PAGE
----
Pull-through after impact tests Test on pristine specimen It was important to perform a test that would serve as a reference for explaining the failure scenarios and differences between the impact cases. The test curve is given in Figure 19. The curve is partially similar to Bunyawanichakul’s results [18, 19]. Part 1 is the linear response without damage. Part 2 is limited by a first change in slope and a slight load jump followed by a recovery of stiffness. To check the damage mode in this phase, a test was stopped and a C-scan taken. It showed that the skins were not damaged (Figure 19). A section also showed no damage in the core, which is consistent with the scenario of post-buckling shear in cells of the honeycomb in the vicinity of the insert presented in the literature [18,19]. Damage in Zone 3 was not clearly identified as it was not possible to do a stopped test because of a lack of pristine specimens (only 2). The behaviour diverged from the literature [18,19]. An explanation will be given by analogy with test impacted specimens later. The shape of the plateau zone (4) clearly showed that the screw punched the lower skin.

Test on impacted specimens The force/displacement curves for the four configurations are shown in Figure 20. The curves are very similar despite quite different damage patterns. If we look at higher loads, or Zone 4, it is clear that the reduction related to the impacts is weak, especially when compared to compression after impact tests [2, 8,9]. The knowdown is less than 5% in case of impact on the insert and remains below 15% in case of impact on the edge or on the core. In the case of impact on the insert, the main type of damage is delamination in the lower skin. These delaminations have very

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Figure 19. Pull-through test on a pristine specimen.

Figure 20. Comparison of pull-through response for the different cases.

little influence on the sandwich bending stiffness. The final failure is driven by the punching of the lower skin [17,18]. So the impact damage modes on the insert do not have any great influence on the final failure. In the case of impact on the core, the damaged upper skin area is limited and, in the same way, has little influence on the final rupture scenario even though the reduction is more significant here. However, in the case of the pristine sample, the maximum displacement at failure is greater and the punch most progressive. It is possible that the punching of the lower skin interacts with a local buckling of the lower skin occurring due to the large delamination and the compression caused by overall bending. The other possibility is that the upper side impact creates local splitting that generates a sharp break. A post-mortem pattern with such splitting is shown in Figure 21(b) and one of these local buckling events is shown in Figure 21(a).

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Figure 21. (a) Local buckling of the lower skin after pull-through, post-mortem view, case of impact on insert. (b) Failure pattern of the upper skin with splitting of the upper ply near the impact.

If we look at part 1 of the test curves, we see that the slope of the three damaged inserts is similar while the slope of the pristine sample is higher. Then in part 2, the slopes become identical. As the C-scan of the stopped test (Figure 19) did not show any delamination in the lower skin, the first damage of the pristine sample can be attributed to post-buckling of the cells of the honeycomb in the vicinity of the insert. This scenario has already been demonstrated by Bunyawanichakul et al. [17,18] both numerically and experimentally. Since the slope of the pristine sample is identical to those of the impacted specimens in part 2, it can be deduced that the honeycomb cells of these specimens are also sufficiently damaged during the impact to lose their initial stiffness. This observation is consistent with the qualitative observations of Figures 10, 14 and 17. The behaviour in zone 3 is more difficult to explain. The four types of specimens have the same slope, which would mean a priori that the damage is identical and that the slight jump up from the areas 2 and 3 of the pristine specimen corresponds to the creation of identical damage. Nevertheless, it has been shown that the damages of the three impacted specimens are quite differents. Only one stopped test was conducted in this area, on the specimen impacted on the honeycomb, and cracks were found near the drilled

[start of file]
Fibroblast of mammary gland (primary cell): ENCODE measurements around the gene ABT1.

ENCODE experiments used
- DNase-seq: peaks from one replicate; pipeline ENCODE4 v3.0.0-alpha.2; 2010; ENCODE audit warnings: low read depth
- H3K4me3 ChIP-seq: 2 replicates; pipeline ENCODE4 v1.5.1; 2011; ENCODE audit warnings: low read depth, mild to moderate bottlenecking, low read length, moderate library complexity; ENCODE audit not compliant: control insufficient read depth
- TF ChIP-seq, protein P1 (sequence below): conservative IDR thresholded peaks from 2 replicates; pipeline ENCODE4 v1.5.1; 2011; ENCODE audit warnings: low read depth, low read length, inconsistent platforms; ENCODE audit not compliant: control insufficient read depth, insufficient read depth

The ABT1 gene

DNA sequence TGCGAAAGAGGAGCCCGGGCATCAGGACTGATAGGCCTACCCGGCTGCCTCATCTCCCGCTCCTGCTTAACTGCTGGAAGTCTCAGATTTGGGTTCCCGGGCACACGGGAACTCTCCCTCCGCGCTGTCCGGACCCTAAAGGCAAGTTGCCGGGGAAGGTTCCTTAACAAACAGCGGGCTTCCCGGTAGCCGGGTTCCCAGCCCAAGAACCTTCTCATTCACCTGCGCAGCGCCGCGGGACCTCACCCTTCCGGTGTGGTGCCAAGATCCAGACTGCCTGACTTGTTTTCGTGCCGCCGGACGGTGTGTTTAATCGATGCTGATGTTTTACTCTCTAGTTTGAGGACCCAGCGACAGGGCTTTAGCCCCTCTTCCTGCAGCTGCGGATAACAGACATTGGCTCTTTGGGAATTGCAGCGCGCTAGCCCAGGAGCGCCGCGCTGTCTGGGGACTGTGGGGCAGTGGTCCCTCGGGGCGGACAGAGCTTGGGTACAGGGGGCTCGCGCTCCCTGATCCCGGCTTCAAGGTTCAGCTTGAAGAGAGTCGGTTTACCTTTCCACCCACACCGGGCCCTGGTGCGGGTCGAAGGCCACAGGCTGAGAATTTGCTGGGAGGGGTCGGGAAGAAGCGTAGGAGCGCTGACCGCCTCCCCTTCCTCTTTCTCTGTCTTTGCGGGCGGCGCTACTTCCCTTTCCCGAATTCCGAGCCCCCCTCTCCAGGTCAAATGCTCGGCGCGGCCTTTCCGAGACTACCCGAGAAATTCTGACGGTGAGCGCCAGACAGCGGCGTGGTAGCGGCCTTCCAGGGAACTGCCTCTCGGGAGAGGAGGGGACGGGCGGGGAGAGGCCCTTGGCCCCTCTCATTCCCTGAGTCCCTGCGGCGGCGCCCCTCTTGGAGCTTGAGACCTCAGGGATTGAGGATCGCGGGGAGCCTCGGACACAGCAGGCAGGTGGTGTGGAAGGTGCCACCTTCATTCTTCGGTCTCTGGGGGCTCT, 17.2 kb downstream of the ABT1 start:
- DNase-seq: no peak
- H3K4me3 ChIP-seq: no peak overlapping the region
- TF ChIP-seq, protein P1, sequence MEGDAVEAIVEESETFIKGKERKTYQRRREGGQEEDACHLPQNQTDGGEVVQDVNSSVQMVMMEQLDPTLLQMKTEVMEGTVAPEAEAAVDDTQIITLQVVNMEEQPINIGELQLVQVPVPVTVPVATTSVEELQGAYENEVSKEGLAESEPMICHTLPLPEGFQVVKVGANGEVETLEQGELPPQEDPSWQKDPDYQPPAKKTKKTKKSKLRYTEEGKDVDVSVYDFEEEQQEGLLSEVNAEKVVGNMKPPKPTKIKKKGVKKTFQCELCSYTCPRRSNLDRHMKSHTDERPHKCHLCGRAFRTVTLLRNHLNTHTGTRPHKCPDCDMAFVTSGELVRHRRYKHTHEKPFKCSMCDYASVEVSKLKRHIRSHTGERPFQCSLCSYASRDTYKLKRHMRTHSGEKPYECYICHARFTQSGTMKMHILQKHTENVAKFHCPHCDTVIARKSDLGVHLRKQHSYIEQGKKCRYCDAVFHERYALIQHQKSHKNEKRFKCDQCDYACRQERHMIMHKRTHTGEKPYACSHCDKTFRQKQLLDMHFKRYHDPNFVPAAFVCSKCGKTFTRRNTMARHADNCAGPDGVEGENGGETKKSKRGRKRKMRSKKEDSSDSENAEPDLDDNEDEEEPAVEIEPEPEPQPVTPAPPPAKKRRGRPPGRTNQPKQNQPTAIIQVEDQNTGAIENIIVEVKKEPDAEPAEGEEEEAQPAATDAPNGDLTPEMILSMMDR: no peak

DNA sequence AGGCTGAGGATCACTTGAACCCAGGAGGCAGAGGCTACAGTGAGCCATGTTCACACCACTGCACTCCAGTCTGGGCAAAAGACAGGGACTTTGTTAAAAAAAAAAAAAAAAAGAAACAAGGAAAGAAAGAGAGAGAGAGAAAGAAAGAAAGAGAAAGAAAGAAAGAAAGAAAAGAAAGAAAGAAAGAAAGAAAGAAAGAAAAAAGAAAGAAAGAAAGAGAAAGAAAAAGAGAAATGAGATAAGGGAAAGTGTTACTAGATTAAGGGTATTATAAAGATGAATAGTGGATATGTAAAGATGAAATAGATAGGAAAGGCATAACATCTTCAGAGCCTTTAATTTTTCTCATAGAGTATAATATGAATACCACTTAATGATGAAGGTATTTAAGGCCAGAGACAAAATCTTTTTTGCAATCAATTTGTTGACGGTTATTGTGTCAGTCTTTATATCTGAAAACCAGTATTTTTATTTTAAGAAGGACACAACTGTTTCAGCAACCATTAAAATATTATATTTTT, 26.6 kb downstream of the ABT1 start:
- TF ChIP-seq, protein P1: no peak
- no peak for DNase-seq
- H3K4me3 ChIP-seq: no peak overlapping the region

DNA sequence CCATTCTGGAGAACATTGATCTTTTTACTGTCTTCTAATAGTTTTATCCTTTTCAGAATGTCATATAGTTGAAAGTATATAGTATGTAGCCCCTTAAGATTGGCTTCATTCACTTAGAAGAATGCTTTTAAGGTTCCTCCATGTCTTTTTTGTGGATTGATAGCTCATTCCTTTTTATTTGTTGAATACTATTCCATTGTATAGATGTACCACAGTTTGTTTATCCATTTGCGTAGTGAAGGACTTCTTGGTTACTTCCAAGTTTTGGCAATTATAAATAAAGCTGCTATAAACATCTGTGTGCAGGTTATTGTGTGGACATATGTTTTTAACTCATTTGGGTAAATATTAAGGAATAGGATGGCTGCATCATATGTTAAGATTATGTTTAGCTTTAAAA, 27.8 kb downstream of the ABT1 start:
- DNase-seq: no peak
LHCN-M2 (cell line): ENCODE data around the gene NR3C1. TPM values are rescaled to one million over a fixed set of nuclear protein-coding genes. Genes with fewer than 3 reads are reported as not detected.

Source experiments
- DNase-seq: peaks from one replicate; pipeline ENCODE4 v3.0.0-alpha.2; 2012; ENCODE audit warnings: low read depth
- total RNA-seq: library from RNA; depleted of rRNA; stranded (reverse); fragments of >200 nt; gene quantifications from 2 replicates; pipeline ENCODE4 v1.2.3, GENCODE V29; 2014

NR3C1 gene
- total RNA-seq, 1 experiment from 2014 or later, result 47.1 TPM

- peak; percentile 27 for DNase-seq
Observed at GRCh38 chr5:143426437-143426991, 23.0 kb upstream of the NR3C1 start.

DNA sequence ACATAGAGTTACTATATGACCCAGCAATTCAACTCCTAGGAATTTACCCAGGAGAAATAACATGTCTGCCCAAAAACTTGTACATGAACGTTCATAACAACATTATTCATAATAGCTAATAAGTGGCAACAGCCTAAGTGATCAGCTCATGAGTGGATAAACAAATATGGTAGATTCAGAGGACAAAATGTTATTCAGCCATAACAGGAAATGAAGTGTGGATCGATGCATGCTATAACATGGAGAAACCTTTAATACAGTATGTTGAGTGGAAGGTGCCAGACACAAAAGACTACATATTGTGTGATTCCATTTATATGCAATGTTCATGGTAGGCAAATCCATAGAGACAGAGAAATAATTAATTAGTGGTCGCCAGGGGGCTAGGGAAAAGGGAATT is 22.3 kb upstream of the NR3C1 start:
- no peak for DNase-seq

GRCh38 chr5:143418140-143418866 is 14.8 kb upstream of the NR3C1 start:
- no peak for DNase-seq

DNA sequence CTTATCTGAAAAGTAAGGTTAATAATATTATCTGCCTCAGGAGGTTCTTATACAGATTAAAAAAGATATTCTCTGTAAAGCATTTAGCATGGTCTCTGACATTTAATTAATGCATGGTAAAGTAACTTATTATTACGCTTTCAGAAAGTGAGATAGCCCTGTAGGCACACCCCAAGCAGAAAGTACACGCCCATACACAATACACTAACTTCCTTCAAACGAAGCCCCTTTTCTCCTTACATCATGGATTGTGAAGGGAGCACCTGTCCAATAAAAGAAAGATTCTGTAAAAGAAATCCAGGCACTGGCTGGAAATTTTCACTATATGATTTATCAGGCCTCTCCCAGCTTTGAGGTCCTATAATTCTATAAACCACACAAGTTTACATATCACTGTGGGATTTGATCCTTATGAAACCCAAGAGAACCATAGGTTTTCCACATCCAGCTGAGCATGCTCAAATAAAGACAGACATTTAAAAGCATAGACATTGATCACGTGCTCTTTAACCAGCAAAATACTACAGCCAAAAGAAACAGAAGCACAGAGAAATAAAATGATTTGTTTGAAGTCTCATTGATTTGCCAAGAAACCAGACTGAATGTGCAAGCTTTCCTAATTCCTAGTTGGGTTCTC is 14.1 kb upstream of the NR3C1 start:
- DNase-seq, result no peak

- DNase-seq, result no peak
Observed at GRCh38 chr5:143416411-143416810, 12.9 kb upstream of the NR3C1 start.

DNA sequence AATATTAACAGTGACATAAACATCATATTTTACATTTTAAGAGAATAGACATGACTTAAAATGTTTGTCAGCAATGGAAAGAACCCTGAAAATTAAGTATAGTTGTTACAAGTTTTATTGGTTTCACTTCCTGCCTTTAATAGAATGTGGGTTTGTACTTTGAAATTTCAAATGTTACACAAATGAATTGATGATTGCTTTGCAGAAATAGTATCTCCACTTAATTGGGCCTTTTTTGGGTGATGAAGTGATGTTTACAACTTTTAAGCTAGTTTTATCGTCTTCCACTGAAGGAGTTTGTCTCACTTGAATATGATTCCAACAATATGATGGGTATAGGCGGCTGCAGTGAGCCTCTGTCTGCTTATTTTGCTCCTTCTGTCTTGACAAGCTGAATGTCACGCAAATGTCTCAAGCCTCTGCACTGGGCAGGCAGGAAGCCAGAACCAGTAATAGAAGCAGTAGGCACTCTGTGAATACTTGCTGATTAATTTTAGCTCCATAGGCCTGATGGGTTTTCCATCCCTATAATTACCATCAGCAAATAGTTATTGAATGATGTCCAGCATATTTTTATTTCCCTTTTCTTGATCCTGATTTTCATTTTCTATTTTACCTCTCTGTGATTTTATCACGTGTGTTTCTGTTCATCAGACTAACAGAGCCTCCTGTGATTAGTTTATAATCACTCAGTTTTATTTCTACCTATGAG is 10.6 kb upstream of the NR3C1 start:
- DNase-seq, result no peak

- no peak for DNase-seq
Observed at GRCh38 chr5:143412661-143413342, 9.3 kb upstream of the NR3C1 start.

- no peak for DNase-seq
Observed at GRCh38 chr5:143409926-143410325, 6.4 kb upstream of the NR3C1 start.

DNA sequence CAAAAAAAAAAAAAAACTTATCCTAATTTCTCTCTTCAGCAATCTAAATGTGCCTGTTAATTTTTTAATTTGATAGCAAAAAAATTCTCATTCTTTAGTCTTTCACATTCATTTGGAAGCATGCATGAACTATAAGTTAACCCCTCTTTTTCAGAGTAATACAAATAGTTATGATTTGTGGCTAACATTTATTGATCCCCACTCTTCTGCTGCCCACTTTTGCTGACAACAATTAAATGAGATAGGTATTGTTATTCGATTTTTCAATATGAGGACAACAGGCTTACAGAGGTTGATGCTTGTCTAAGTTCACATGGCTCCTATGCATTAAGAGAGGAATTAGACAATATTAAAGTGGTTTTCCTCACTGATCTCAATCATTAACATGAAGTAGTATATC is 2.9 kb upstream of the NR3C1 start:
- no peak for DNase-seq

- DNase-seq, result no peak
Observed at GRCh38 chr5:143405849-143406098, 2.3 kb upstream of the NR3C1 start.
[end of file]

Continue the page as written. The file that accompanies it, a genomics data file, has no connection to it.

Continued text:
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Figure 22. Local crack around the hole drilled in the lower skin, impact on the honeycomb core specimen.

hole in the lower skin (Figure 22). This shows that the damage occurring during the tests was probably more complex and coupled.

Conclusion An experimental study was conducted on impacts on an insert in sandwich structures. The behaviour and damage varied according to the position of impact: on the insert, on the edge of the insert or on the core. In the first two cases, the insert transmitted the impact force to the lower skin of the sandwich, creating large delaminations in it. In the case of an impact on the core, classical damage was retrieved and the lower skin and the insert were little affected. Pull-through tests were carried out and, whatever the impact location, the strength after impact remained high, losses of only 5–15% being observed. The full damage scenario is difficult to identify because many modes interact: buckling and fracture of the honeycomb cells, punch of the skin, delaminations, local buckling, fibre breakage near the hole edge. Only a dialogue between testing and calculation and more stopped tests would clarify the failure scenario. The modelling is challenging and only very advanced models, e.g. the discrete ply model used by the authors on similar problems [29, 32], would capture damage in the skin. A fully nonlinear model able to capture compression/shear buckling of Nomex honeycomb, like the one recently developed by Seemann and Krause [33], is also necessary. Declaration of Conflicting Interests The author(s) declared no potential conflicts of interest with respect to the research, authorship, and/or publication of this article.

Funding The author(s) disclosed receipt of the following financial support for the research, authorship, and/or publication of this article: The authors wish to thank Sogeclair Aerospace for their financial and operational support.